Congrats to these Affiliates making news! Each month we highlight Affiliate-Smithsonian and Affiliate-Affiliate collaborations making headlines. If you have a clipping highlighting a collaboration with the Smithsonian or with a fellow Affiliate you’d like to have considered for the Affiliate blog, please contact Elizabeth Bugbee.
Sarah L. Voisin/The Washington Post – Kirk Johnson of the Smithsonian Institution’s National Museum of Natural History, is pictured through the cast of a Tyrannosaurus rex head.
Denver Museum of Nature and Science (Denver, Colorado)
Meet the Smithsonian’s fossil guy
“Kirk Johnson, the museum’s director, isn’t your typical coat-and-tie Washingtonian. In fact, the paleontologist and former chief curator for the Denver Museum of Nature and Science is happiest when he’s digging in the dirt in search of fossils. Add a lasso and a hat, and you’d get something like Indiana Jones (only he’s a stickler for permits).”
Frost Museum of Art (Miami, Florida)
“Our America: The Latino Presence in American Art” Opens at the Smithsonian American Art Museum Oct. 25
“The exhibition will tour the U.S. after closing at the Smithsonian American Art Museum. Confirmed venues include The Patricia and Phillip Frost Art Museum at Florida International University in Miami (March 28, 2014 – June 22, 2014)…”
Plimoth Plantation (Plymouth, Massachusetts)
Mashpee Wampanoag dugout canoe on way to Smithsonian
“It’s huge,” Coombs said of the honor of having the Smithsonian accept the mishoon. “We’ve always been on the map, but a lot of people think of the Indians as only being in the West.”
Traditional Wampanoag canoe made at Plimoth Plantation headed to the Smithsonian
Darius Coombs, associate director of the Wampanoag Indigenous Program, came up with the idea of making a mishoon for donation to the Smithsonian. He calls the Smithsonian’s acceptance of the canoe an honor.
PLIMOTH PLANTATION: Mishoon accepted by Smithsonian National Museum of the American Indian
“It’s an honor that the Smithsonian will accept it, and we enjoy doing new work – it keeps the job challenging,” Coombs said. “It has been a fun and educational experience. The mishoon is an invaluable piece that will add depth to the Smithsonian’s already rich representation of Northeast Native life.”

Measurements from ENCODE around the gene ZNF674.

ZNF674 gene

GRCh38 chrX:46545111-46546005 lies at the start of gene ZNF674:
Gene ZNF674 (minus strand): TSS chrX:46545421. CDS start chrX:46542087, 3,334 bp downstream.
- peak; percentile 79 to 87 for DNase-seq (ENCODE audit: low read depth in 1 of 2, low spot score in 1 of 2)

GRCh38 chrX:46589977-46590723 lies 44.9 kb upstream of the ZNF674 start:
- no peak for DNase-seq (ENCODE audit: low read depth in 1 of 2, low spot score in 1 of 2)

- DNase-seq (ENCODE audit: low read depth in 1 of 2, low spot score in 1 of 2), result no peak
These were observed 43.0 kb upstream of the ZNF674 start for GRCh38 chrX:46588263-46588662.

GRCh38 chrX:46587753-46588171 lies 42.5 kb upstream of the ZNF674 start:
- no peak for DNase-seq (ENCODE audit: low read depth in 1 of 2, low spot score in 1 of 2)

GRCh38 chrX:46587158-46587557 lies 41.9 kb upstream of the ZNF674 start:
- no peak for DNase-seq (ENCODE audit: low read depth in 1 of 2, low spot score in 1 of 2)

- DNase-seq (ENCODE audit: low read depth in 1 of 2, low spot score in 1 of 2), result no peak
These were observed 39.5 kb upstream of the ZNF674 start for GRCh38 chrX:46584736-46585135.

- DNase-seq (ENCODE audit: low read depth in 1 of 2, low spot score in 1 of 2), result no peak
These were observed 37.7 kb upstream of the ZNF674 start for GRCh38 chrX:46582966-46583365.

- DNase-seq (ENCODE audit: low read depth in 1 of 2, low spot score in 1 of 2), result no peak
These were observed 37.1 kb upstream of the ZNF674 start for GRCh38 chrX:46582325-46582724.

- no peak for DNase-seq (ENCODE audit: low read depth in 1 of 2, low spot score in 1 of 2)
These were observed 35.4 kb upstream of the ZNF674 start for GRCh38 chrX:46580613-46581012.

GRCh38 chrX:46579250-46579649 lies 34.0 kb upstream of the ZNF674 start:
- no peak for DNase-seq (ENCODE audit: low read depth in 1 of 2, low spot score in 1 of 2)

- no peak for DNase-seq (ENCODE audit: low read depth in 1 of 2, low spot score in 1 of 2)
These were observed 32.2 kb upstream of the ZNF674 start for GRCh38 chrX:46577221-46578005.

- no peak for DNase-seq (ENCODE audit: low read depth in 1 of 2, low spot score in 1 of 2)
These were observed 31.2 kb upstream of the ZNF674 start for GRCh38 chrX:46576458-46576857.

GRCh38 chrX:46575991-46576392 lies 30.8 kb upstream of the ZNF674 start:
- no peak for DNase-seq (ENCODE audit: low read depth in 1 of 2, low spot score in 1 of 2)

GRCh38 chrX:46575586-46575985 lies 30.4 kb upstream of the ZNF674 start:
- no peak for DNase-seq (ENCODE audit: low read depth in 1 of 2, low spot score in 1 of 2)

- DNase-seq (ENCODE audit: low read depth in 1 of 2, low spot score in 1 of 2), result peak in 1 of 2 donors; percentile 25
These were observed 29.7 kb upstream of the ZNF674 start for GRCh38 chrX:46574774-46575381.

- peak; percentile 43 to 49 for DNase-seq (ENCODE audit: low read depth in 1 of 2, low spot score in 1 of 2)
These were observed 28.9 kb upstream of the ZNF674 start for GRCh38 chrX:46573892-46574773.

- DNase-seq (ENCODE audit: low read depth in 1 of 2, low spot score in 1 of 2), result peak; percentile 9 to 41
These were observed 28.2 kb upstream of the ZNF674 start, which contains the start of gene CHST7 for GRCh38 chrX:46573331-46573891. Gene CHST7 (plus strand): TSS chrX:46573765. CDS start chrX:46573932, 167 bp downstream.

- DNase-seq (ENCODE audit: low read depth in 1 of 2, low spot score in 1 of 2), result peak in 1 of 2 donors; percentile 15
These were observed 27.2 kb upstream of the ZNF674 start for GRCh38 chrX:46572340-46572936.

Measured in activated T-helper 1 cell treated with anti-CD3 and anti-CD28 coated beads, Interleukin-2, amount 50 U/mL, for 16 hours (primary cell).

Plimoth Plantation makes replica of Native American canoe for Smithsonian
Plimoth Plantation’s Wampanoag Indigenous Program has been creating mishoons, traditional Native American canoes, for the past 40 years, but this year the hard work is being recognized. On Thursday, a mishoon made this spring will be ready to leave for the Smithsonian Institution in Washington, D.C.
Japanese American laborers at Tule Lake War Relocation Center. (Library of Congress)
Smithsonian Accepts Dugout Canoe from Plimoth Plantation
“As a museum dedicated to the history and culture of Native American communities, we’re delighted to welcome a creation like this one that represents a living tradition among the Wampanoag,” said Kevin Gover (Pawnee) Director, National Museum of the American Indian
Institute of Texan Cultures (San Antonio, Texas)
Beloved Institute Of Texan Cultures Planning For The Future
“I think that’s one thing absolutely fantastic about the history of the United States is that you do not necessarily have to be from that place to make a difference. And I still think that continues today because we see it throughout the wonderful history of our country,” Docog said.
US Space and Rocket Center (Huntsville, Alabama)
Part 3: Barnhart Looks Ahead 5 Years, Talks about Da Vinci Exhibition
“We will have a world quality institution for life,” said Dr. Barnhart. “We are a Smithsonian affiliate, and it’s our job to tell the story of our region and the innovation and the place of invention that Huntsville is. My job is to make sure it’s strong, financially stable, and continues to tell that story well into the generations.”
Japanese American National Museum (Los Angeles, CA)
‘I Want the Wide American Earth: An Asian Pacific American Story’ Opens at JANM Sept. 14